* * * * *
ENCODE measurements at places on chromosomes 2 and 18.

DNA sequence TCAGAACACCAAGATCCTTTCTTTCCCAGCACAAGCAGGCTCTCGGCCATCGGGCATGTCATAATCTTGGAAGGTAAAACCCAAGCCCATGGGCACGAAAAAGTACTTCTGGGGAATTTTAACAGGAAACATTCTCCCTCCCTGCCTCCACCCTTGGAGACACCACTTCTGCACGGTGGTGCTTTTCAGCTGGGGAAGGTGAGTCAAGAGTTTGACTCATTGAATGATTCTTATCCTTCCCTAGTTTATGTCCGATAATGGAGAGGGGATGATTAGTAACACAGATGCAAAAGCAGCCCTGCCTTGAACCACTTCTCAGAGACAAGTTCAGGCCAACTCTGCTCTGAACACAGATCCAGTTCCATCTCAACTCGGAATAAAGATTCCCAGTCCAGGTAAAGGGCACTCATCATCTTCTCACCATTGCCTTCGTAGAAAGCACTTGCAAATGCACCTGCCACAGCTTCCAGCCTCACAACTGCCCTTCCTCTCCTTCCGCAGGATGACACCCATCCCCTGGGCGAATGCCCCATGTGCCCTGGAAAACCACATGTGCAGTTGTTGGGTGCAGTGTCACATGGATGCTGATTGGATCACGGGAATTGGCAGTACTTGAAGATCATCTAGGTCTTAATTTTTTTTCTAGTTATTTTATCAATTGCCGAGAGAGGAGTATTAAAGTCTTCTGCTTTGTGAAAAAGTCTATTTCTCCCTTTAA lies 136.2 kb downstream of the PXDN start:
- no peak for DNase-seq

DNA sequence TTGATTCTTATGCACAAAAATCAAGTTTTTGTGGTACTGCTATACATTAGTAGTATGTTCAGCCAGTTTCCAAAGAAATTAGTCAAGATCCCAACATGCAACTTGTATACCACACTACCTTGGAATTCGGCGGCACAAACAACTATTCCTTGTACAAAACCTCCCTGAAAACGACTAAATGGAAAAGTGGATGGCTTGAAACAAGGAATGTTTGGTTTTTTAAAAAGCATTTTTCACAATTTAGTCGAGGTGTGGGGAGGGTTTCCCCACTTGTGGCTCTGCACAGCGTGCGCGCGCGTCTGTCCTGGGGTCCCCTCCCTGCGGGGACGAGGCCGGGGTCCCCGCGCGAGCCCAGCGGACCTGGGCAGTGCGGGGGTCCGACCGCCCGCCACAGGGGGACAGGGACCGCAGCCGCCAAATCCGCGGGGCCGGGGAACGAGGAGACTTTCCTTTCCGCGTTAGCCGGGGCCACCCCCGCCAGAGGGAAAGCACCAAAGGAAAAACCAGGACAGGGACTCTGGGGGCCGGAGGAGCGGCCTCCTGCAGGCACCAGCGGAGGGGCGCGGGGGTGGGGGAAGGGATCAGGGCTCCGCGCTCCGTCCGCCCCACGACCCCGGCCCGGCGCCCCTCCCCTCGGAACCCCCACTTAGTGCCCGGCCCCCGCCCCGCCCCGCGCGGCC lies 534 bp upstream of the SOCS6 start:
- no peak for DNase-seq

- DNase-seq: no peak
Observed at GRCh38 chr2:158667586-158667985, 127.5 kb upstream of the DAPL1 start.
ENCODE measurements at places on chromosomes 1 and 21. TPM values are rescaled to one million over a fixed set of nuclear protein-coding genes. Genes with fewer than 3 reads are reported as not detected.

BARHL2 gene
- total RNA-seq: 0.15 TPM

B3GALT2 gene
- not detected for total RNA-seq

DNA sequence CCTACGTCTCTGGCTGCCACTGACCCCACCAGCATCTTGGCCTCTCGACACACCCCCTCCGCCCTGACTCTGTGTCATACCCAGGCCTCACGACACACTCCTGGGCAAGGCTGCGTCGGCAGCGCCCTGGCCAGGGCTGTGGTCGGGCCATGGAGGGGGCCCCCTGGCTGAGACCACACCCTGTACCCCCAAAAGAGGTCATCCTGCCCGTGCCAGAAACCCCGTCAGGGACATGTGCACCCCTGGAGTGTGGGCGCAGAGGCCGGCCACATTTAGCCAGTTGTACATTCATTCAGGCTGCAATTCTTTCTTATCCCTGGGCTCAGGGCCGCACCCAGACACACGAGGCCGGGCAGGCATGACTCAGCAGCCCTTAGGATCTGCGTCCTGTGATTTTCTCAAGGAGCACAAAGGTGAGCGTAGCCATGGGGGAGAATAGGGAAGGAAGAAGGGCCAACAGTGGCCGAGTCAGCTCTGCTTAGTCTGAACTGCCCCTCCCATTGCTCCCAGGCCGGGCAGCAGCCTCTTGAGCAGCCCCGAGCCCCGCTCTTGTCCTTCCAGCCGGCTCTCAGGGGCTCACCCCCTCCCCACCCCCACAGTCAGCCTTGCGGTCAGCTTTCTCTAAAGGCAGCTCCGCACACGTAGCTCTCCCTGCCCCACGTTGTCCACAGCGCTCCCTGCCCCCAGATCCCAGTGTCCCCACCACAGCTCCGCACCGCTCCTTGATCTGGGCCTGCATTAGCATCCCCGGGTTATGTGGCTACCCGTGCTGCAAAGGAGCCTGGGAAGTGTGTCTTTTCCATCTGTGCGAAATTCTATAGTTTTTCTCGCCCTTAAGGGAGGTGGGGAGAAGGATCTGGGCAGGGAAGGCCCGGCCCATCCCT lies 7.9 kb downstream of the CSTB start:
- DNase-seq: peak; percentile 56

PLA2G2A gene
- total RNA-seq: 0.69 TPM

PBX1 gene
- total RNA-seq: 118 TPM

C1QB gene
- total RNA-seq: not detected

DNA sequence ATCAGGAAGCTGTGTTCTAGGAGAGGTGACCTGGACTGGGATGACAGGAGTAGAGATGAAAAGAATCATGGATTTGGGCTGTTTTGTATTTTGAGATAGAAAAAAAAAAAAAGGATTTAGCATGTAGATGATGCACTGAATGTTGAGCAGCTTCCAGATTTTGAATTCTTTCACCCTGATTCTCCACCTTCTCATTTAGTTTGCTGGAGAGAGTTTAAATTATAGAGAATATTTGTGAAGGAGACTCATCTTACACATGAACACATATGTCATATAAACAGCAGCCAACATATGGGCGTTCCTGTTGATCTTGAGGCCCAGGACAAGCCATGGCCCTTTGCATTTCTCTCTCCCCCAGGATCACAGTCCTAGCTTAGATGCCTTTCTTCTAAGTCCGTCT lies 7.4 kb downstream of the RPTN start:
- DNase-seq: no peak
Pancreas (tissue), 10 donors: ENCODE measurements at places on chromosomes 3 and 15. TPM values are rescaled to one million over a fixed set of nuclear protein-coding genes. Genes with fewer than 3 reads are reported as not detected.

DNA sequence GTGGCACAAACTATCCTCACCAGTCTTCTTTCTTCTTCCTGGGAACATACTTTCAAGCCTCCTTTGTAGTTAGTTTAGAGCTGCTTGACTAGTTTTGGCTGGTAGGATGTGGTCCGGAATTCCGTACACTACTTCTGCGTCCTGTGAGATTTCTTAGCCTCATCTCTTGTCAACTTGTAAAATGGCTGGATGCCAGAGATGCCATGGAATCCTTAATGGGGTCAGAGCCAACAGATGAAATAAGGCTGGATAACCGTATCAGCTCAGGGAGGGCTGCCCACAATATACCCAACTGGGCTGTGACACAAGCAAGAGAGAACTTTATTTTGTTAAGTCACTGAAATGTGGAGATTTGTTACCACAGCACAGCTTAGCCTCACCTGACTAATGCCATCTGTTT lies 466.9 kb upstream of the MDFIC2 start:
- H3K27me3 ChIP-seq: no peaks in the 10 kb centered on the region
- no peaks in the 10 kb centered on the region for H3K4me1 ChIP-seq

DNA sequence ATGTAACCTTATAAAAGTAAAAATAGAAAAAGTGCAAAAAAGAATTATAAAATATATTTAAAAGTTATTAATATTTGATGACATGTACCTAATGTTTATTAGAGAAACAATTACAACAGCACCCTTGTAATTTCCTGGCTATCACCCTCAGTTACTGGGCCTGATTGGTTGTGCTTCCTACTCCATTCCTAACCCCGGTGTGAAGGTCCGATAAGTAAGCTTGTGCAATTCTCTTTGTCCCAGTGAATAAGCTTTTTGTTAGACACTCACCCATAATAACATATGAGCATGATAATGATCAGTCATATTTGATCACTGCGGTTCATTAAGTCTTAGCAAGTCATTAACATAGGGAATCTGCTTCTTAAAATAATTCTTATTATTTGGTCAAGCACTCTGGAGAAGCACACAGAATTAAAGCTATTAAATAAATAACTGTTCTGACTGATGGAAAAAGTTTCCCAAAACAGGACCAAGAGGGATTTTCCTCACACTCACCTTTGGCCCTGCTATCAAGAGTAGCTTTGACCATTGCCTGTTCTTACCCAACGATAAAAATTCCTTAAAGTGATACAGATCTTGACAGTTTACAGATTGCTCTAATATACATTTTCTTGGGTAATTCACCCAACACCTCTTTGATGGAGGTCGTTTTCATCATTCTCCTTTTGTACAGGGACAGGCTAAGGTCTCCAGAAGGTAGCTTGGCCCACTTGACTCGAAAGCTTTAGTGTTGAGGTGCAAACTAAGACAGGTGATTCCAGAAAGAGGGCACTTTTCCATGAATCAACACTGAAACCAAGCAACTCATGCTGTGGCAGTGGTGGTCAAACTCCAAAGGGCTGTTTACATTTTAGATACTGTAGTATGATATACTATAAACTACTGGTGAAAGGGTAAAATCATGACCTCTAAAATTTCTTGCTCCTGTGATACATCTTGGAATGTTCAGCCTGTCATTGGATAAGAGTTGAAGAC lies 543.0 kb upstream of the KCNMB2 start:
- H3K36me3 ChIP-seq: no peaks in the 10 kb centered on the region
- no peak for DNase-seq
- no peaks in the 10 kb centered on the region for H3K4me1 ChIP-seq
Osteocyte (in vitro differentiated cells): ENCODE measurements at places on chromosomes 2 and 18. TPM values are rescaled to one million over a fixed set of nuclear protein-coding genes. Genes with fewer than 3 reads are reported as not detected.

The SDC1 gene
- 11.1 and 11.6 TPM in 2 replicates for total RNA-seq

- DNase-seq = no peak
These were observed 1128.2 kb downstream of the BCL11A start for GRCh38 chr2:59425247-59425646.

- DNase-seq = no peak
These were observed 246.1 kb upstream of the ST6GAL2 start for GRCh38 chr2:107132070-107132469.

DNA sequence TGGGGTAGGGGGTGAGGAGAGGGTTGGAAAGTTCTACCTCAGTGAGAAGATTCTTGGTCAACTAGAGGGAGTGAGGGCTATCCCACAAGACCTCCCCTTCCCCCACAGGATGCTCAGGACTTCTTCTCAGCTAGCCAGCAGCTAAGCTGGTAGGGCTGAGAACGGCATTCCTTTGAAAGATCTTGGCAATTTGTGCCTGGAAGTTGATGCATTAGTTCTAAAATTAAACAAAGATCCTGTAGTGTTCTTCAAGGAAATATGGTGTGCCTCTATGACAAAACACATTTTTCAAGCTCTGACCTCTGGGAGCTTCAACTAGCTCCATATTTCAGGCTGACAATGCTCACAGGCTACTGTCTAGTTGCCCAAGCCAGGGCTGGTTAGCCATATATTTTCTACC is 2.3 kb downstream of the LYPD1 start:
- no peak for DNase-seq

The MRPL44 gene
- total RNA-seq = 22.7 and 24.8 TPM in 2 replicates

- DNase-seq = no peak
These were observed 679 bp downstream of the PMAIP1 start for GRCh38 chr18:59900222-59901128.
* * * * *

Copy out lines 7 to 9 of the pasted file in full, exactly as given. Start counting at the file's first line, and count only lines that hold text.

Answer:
Observed at GRCh38 chr2:158667586-158667985, 127.5 kb upstream of the DAPL1 start.
ENCODE measurements at places on chromosomes 1 and 21. TPM values are rescaled to one million over a fixed set of nuclear protein-coding genes. Genes with fewer than 3 reads are reported as not detected.

BARHL2 gene